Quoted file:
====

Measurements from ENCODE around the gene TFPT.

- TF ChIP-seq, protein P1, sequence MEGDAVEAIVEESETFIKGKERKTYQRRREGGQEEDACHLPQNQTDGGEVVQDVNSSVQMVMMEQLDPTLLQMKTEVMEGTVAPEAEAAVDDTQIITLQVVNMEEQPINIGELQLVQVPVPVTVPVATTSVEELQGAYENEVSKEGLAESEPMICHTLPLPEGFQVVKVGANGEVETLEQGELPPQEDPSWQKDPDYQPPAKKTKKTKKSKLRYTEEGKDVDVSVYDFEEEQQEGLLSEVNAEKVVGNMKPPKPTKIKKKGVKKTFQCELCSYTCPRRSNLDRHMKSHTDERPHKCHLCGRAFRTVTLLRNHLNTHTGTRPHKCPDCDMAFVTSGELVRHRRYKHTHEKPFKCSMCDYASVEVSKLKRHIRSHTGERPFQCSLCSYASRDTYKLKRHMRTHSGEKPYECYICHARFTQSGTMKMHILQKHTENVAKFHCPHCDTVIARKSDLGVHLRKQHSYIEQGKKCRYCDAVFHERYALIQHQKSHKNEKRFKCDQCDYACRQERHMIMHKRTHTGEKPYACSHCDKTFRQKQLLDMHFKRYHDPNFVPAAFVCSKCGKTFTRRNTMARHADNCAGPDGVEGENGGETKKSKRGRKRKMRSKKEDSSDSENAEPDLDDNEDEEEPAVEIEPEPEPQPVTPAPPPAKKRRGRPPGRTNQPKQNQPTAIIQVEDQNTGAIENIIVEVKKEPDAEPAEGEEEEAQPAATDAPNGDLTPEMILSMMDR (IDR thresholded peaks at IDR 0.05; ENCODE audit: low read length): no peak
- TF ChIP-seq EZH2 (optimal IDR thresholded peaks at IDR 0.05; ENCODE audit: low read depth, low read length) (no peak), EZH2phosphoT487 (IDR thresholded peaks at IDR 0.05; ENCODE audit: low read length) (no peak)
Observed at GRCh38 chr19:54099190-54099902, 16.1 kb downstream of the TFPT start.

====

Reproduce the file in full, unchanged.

Measurements from ENCODE around the gene TFPT.

- TF ChIP-seq, protein P1, sequence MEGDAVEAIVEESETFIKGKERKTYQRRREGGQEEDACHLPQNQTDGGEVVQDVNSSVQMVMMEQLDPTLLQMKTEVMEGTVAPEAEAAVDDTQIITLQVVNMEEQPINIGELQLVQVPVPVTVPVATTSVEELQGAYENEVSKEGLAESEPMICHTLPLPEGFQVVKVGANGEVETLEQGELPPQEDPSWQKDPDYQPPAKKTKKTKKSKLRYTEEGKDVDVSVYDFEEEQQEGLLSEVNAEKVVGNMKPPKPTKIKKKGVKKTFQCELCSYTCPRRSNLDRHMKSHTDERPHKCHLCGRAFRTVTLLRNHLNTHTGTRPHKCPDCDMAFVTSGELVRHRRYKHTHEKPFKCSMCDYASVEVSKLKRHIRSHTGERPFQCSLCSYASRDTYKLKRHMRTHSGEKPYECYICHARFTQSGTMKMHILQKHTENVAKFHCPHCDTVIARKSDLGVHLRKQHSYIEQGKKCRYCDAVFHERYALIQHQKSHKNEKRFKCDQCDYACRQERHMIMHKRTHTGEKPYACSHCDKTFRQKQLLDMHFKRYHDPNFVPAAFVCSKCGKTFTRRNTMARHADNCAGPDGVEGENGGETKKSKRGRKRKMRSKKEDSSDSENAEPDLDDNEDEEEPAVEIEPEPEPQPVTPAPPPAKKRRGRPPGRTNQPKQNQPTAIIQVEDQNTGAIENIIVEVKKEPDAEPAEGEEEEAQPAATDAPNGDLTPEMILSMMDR (IDR thresholded peaks at IDR 0.05; ENCODE audit: low read length): no peak
- TF ChIP-seq EZH2 (optimal IDR thresholded peaks at IDR 0.05; ENCODE audit: low read depth, low read length) (no peak), EZH2phosphoT487 (IDR thresholded peaks at IDR 0.05; ENCODE audit: low read length) (no peak)
Observed at GRCh38 chr19:54099190-54099902, 16.1 kb downstream of the TFPT start.